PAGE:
On community sentences, we must put first and foremost the issue of public confidence in the services provided. The offenders are not just people living in their local community; they are seen to be serving sentences that should relate to the effect on the local community. The community needs to have confidence that the offender is being appropriately managed, that the sentence reflects the concern that the local community expresses about crimes committed locally, and that the results of the sentence are likely to be rehabilitation and a reduction of reoffending. If we are to have any hope of extending the use of community sentences widely, there needs to be confidence among members of the judiciary, especially the lay magistracy, that they can impose a community sentence that will be properly administered.

The Government have so far failed to convince us on these Benches that their centralising model will command the confidence of the public in the delivery of probation services that will serve the needs of their community. I have tabled the amendments to give the Government the opportunity to put a better case. I turn now to the technical explanation of my amendments. I realise that it is late; it is always unfortunate when one reaches the most important group of amendments at such a time, but that is the luck of the draw.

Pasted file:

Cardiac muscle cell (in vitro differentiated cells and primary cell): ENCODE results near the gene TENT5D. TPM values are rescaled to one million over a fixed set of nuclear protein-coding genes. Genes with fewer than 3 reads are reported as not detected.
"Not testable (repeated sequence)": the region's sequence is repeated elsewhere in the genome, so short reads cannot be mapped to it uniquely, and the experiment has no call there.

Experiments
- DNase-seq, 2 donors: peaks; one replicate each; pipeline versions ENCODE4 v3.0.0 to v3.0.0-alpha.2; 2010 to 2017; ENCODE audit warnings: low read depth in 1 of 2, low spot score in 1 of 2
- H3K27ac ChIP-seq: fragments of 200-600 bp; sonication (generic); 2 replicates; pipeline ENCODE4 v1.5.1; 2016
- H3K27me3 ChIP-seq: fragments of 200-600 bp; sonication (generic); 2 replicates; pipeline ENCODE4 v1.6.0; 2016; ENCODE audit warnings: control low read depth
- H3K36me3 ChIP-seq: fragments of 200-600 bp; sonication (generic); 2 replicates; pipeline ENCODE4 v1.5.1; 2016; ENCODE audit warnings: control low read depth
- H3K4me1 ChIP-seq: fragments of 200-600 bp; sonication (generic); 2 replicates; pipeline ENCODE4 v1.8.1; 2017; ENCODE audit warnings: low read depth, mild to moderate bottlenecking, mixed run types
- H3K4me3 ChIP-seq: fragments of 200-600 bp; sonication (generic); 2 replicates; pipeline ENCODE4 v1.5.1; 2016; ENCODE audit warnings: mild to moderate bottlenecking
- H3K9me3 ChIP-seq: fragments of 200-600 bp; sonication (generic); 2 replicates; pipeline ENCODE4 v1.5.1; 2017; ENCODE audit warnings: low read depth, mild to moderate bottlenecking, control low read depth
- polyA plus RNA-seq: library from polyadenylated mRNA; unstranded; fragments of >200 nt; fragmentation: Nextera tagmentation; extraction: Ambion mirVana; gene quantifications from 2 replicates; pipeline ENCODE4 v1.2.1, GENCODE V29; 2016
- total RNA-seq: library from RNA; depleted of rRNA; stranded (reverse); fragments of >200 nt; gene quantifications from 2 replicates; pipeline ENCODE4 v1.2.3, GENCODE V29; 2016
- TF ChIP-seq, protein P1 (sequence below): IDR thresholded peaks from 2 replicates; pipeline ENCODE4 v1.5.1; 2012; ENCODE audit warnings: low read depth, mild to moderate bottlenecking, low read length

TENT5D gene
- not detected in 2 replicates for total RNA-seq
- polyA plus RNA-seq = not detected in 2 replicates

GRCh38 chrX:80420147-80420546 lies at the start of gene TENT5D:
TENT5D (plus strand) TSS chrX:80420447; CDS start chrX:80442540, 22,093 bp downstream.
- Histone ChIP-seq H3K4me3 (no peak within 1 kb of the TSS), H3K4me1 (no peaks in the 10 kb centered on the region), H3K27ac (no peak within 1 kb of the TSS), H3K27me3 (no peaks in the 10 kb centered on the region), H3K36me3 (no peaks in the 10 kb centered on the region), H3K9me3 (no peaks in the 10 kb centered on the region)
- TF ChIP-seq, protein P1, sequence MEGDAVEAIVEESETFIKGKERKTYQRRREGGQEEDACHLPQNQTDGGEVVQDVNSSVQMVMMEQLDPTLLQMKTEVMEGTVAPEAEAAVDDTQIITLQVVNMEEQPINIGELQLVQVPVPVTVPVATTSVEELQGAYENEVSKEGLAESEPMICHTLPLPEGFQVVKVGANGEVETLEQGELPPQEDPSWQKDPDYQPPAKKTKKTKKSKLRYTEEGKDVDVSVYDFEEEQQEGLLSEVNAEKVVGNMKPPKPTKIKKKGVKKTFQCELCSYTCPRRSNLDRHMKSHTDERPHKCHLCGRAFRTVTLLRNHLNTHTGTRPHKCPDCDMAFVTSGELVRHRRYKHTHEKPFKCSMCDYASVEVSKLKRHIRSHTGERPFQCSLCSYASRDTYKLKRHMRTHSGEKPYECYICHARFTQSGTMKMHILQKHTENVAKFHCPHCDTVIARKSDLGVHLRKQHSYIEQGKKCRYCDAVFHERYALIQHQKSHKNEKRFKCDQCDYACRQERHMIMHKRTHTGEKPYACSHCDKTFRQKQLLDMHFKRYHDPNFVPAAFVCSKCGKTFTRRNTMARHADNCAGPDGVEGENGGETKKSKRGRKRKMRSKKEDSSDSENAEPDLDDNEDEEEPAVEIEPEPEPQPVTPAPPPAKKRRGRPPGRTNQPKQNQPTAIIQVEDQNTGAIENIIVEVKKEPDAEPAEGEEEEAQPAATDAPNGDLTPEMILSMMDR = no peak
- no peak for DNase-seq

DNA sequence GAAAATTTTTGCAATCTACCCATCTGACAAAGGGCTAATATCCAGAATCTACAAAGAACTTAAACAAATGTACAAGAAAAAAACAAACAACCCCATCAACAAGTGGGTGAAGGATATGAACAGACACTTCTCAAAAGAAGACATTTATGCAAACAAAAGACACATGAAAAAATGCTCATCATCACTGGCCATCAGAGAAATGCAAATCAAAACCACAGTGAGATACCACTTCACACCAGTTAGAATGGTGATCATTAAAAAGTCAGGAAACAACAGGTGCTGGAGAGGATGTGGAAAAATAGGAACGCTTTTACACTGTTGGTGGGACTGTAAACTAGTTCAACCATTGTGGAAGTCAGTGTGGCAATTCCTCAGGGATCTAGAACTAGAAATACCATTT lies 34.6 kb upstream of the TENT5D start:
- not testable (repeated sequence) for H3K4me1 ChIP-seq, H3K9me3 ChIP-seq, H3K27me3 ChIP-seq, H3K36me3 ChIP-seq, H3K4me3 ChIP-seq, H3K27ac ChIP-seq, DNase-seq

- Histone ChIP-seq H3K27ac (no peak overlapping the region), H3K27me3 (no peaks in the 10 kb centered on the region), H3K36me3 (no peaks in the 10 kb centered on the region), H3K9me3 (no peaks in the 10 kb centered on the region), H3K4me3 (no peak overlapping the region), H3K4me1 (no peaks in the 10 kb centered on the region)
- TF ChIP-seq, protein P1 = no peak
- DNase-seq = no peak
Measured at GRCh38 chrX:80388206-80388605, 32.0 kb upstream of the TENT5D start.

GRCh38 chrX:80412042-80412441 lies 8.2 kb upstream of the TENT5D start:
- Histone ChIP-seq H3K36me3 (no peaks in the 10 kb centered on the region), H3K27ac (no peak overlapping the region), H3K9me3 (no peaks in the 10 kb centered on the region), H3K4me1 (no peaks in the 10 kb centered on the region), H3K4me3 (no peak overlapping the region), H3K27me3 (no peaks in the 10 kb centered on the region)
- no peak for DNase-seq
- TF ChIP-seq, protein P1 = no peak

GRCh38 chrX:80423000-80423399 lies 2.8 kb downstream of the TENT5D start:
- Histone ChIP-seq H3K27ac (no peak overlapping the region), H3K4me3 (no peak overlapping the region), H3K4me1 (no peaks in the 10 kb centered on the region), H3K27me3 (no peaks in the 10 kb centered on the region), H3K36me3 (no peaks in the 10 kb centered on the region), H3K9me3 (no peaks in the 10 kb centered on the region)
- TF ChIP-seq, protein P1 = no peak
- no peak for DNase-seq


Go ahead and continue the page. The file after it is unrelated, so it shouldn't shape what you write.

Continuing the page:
Amendment No. 34 vests a power in probation trusts to commission probation services. It shadows very closely the Government’s drafting for Clause 3 as it was before it was amended, but it ensures that the primary power of commissioning is vested locally, not centrally. It adds a condition that the probation trusts cannot commission services unless and until they have made a plan for the year. As “business-like” bodies, that should come naturally to them, but we felt that it was right to put the guarantee into the Bill to ensure accountability. Amendment No. 48A sets out our proposed new clause after Clause 3, which gives the detail of that guarantee. It specifically gives the Secretary of State one of our two backstop powers in this group of amendments. If the Secretary of State believes that the trust’s plan does not provide for sufficient services, he can modify it.

Amendment No. 35 provides the main backstop power for the Secretary of State. Where services are not provided under our proposed new clause after Clause 2, he may either provide those services himself or commission others to do so, either by contract, partnership or any other means appropriate. We are trying to be as flexible as the Government always say one should be. Amendment No. 45 removes Clause 3(5), the Government’s definition of a provider of probation services. Amendment No. 84 inserts a new clause before Clause 7 detailing our own definition of a provider of probation services. We had to provide a new definition because it has to fit in with our package of amendments to enable local commissioning of services, but it also covers a situation where the Secretary of State exercises his backstop power and either commissions services or provides them himself.